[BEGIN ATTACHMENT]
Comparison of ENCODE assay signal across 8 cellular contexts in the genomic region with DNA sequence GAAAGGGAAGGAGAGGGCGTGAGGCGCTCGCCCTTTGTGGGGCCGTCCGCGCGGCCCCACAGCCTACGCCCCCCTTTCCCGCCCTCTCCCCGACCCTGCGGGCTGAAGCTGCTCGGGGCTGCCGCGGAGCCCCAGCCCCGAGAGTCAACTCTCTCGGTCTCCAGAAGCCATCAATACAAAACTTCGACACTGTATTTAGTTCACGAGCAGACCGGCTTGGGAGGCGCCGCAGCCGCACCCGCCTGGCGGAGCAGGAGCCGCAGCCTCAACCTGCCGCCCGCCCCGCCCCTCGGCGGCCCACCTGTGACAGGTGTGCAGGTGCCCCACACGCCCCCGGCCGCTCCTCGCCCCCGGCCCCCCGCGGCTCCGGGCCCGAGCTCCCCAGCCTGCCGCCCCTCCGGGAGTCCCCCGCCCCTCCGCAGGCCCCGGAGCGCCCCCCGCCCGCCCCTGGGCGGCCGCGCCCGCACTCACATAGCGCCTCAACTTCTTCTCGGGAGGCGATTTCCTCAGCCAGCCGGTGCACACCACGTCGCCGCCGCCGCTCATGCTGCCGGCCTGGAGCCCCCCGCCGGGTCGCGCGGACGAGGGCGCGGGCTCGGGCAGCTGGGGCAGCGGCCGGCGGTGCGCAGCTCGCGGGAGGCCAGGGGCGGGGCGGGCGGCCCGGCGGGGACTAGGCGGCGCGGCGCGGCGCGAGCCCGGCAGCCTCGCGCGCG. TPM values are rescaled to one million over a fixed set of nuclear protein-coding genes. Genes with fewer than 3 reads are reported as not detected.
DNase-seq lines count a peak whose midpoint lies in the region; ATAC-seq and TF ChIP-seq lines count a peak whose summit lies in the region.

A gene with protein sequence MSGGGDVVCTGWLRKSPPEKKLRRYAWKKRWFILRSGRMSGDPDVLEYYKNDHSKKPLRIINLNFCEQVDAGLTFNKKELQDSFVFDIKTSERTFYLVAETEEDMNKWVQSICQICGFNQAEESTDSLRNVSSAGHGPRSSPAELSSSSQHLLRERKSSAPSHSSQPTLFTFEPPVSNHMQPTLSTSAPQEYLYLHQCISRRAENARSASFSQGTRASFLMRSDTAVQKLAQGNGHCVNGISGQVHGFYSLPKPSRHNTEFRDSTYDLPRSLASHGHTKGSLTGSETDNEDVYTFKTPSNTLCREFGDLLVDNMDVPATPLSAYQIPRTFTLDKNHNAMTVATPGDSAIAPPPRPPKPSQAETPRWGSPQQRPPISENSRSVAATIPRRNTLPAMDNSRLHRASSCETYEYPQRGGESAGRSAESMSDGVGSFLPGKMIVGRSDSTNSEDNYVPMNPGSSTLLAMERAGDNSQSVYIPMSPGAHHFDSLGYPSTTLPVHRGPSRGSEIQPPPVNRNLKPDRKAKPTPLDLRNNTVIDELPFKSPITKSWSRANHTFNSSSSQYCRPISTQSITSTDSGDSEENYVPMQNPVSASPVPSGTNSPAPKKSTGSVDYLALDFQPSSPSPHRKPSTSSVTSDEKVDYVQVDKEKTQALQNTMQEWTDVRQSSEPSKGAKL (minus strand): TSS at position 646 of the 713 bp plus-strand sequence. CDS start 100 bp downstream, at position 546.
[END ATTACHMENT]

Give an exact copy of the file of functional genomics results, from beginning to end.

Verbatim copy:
Comparison of ENCODE assay signal across 8 cellular contexts in the genomic region with DNA sequence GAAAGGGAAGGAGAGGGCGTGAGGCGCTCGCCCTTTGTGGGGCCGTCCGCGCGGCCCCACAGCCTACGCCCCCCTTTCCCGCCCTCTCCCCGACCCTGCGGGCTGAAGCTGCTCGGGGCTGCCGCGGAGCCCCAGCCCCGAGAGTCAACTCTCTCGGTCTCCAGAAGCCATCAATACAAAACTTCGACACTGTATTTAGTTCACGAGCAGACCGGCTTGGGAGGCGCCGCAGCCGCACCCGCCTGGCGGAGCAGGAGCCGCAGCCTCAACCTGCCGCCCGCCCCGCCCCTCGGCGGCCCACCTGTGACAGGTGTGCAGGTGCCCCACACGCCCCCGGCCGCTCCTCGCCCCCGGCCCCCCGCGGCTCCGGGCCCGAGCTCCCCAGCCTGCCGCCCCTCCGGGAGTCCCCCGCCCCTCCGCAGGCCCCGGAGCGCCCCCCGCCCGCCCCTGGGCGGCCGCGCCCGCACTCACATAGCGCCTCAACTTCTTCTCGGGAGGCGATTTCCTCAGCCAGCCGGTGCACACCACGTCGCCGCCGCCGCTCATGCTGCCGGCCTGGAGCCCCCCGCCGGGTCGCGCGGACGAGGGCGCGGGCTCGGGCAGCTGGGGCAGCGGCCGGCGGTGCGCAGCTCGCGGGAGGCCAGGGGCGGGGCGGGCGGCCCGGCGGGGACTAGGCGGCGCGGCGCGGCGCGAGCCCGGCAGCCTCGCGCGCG. TPM values are rescaled to one million over a fixed set of nuclear protein-coding genes. Genes with fewer than 3 reads are reported as not detected.
DNase-seq lines count a peak whose midpoint lies in the region; ATAC-seq and TF ChIP-seq lines count a peak whose summit lies in the region.

A gene with protein sequence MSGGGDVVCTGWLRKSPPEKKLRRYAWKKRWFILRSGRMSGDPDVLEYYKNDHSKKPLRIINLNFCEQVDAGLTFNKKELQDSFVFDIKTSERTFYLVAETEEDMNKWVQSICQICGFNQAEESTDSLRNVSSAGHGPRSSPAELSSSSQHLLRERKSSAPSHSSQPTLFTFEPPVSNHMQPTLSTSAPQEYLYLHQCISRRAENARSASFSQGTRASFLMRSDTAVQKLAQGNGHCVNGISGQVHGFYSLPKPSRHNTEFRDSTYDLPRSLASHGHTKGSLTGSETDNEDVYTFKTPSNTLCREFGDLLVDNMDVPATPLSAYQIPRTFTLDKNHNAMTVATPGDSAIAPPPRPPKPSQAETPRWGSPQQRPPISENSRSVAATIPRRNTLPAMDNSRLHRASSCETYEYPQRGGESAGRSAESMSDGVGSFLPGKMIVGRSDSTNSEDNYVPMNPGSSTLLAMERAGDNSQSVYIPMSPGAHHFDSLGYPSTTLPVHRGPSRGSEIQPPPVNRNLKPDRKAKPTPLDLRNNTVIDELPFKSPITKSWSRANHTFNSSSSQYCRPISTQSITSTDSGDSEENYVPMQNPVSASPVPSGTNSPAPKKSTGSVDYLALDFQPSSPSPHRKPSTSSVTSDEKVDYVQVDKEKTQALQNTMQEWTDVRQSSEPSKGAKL (minus strand): TSS at position 646 of the 713 bp plus-strand sequence. CDS start 100 bp downstream, at position 546.